Preparing for a Telephone Interview 

Preparation for a telephone interview is as important as preparation before any other form of interview or meeting. The impression you create in the opening moments, and the manner with which you present yourself will determine whether or not you will be successful. 

Find out as much as you can about the company and the job description. If your telephone interview has been arranged by a third party, you should receive much of this information from them. But in any case, do your own researches - company websites are one of the best sources of information. Find out about the size and structure of the company, its products and its markets.             

Make a note of any questions you would like to ask. Ask about things if they are important to you, especially if your decision whether to proceed depends upon the answers for example: will I have to relocate? (if that is something you don't want to do!). Otherwise, ask broad questions such as 'What training will be given?', 'What opportunities are there for advancement?'. Have these questions written down. 

Have a notepad and pen ready, along with your diary

Have your CV at hand, in all probability the hiring manager will have a copy of it too, so you probably won't be asked to describe your background in detail. 
Prepare mentally, or better still in writing, a very brief 'potted history' to answer the demand 'Tell me about yourself.' Managers ask this not because they want the information (they already have your CV!), but because they want to listen to you, to find out how communicative you are, and how you sound.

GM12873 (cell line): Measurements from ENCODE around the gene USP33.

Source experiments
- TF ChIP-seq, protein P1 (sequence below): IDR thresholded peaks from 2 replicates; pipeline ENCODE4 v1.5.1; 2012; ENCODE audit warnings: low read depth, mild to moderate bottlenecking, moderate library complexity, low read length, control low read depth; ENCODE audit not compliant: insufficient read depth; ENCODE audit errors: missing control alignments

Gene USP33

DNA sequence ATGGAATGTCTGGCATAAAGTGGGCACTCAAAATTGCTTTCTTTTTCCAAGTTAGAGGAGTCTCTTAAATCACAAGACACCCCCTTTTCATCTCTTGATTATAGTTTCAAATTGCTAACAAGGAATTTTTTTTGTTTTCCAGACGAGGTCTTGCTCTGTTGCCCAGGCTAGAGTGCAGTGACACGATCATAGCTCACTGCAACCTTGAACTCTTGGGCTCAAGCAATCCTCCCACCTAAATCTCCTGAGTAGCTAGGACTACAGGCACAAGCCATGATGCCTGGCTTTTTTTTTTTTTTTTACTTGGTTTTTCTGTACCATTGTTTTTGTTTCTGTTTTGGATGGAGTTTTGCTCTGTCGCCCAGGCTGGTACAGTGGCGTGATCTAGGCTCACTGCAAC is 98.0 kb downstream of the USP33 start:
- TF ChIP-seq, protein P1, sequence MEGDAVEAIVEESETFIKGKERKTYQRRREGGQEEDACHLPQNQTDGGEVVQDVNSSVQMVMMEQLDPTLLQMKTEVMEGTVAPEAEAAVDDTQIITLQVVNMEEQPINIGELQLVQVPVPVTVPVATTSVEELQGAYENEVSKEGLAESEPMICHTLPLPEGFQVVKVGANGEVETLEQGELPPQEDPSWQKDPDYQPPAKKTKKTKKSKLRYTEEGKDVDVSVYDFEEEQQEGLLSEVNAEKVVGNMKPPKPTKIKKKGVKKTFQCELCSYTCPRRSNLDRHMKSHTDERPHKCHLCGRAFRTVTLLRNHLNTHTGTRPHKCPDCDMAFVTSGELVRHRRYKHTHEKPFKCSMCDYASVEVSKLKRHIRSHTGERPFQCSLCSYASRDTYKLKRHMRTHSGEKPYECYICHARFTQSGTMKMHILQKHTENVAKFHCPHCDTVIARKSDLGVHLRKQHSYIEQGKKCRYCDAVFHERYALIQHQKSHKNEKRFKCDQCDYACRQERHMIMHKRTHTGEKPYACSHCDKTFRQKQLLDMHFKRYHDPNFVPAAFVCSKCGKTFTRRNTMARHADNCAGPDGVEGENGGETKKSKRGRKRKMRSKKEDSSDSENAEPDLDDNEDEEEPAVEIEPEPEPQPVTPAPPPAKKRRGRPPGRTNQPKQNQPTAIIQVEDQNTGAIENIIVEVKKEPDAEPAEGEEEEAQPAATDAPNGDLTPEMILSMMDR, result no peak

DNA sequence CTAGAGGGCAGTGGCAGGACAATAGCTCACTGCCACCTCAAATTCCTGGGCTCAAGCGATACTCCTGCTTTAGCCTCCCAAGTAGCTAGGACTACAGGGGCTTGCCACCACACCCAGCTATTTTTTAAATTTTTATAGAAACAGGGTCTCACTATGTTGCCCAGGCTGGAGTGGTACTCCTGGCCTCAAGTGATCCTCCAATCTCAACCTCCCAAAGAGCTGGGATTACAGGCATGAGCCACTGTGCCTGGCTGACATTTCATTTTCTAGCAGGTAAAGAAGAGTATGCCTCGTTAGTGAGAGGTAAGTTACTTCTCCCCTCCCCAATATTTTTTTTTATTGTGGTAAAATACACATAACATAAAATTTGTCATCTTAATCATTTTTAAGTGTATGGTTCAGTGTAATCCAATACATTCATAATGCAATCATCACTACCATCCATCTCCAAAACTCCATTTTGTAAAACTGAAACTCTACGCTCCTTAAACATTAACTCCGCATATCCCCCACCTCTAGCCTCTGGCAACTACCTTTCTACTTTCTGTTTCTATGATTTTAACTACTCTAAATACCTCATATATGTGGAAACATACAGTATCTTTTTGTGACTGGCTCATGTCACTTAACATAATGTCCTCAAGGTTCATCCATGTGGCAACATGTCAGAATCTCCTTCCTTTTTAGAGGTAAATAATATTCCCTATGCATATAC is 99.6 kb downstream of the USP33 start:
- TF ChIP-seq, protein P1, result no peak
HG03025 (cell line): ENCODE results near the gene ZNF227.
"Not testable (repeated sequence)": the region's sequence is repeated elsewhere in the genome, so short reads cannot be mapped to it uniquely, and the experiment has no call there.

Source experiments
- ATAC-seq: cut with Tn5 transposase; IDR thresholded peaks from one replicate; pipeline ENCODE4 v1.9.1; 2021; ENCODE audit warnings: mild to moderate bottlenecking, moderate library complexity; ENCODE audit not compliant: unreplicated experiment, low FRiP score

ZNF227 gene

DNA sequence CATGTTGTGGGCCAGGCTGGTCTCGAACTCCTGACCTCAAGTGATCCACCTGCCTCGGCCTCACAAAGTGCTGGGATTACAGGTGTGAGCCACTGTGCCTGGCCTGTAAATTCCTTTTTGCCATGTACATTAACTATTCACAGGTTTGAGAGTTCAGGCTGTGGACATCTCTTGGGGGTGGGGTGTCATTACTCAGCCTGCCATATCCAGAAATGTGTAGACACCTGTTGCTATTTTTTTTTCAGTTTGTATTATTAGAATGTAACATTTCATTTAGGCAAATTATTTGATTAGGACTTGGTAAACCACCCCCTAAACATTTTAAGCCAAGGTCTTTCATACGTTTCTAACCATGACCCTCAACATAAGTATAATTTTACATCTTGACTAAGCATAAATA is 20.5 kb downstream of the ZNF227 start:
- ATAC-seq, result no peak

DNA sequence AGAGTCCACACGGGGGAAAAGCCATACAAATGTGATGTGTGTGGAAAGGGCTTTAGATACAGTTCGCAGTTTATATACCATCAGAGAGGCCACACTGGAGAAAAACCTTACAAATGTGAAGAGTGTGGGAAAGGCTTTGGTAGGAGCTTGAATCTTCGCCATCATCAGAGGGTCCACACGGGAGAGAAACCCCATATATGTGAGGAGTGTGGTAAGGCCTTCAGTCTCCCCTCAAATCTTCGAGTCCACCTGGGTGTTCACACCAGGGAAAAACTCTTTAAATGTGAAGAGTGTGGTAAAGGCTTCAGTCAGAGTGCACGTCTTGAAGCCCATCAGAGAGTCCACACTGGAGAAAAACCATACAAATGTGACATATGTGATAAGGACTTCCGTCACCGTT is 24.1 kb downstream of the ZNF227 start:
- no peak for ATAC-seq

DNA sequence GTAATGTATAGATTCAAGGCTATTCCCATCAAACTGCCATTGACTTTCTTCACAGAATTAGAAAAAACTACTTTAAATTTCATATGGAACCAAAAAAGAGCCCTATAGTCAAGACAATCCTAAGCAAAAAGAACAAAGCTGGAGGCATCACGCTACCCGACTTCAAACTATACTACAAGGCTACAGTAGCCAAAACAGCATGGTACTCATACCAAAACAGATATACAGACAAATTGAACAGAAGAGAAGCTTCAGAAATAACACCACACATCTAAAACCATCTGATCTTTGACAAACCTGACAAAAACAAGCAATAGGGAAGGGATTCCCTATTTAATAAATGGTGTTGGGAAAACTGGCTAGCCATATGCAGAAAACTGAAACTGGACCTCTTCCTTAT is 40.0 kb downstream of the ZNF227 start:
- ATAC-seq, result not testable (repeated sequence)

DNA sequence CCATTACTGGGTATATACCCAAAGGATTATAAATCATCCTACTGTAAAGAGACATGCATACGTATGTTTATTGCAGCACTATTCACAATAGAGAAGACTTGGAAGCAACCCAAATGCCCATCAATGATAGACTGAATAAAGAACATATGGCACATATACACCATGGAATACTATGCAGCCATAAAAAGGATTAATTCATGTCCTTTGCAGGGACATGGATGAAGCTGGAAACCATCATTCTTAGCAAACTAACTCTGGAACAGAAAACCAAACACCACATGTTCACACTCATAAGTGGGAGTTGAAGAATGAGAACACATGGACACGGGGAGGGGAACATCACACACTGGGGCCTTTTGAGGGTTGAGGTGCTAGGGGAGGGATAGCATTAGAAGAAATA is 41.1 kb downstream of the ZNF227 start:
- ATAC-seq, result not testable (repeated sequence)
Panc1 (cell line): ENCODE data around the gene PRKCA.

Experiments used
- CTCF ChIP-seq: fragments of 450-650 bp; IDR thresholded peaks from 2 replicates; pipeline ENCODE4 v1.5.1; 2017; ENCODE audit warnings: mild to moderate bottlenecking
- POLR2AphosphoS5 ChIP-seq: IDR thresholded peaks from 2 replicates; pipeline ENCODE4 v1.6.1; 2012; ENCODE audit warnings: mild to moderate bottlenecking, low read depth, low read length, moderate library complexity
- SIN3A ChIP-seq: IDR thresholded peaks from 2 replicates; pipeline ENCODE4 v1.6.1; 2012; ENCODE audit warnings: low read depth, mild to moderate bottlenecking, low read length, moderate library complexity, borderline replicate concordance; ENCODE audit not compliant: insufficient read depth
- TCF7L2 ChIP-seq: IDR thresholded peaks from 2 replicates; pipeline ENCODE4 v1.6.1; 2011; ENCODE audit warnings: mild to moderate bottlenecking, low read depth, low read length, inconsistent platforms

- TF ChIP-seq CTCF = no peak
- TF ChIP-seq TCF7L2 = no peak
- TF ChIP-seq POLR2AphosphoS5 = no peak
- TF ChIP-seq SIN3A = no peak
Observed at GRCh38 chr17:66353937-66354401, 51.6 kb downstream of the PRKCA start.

Tone of voice and communication skills are the most important aspect of this form of interview. The detail is of very little importance - the manager has your CV, so they know exactly what you've done, and in all probability wouldn't be talking to you if they weren't essentially interested. Make sure you speak clearly and confidently.

The main rules are: 

Think about how you normally answer the phone at home. When you answer the phone, do so by announcing your name, in an enthusiastic style: 'John Pickles, Good Morning!' If this is not your natural style, change it!
Sound interesting/interested, energetic and enthusiastic
Be succinct (don't waffle)
Don't use jargon
Prepare to answer these questions 
You can't prepare for every possible question, but there are a few which frequently come up:
Tell me about yourself!
What do you know about our company?
What are you looking for?
What would you like to know about us?
What are your weaknesses? 
• What else would you like to know? (an ideal opportunity to 'close' - see below)
Closing the telephone interview 
Part of the purpose of the telephone interview (from the hiring manager's perspective) is to find out how keen you are.  As soon as it seems appropriate during the conversation, ask for a date to meet for a face-to-face interview. Say something like 'Well, this certainly sounds like just the job I'm looking for Mr. Brown. I'm sure I can contribute a lot to your company. I'd really like to visit you to show you what I can do for you. When can you meet me?' 

If you are invited for a face-to-face interview, thank the manager, and ask for details: 
With whom?
What should you take to the interview?
Lastly telephone the recruitment consultant who arranged the interview and let them know the outcome. They should be able to find out the answers to the other questions, on your behalf. 
Stay Calm and Good Luck.

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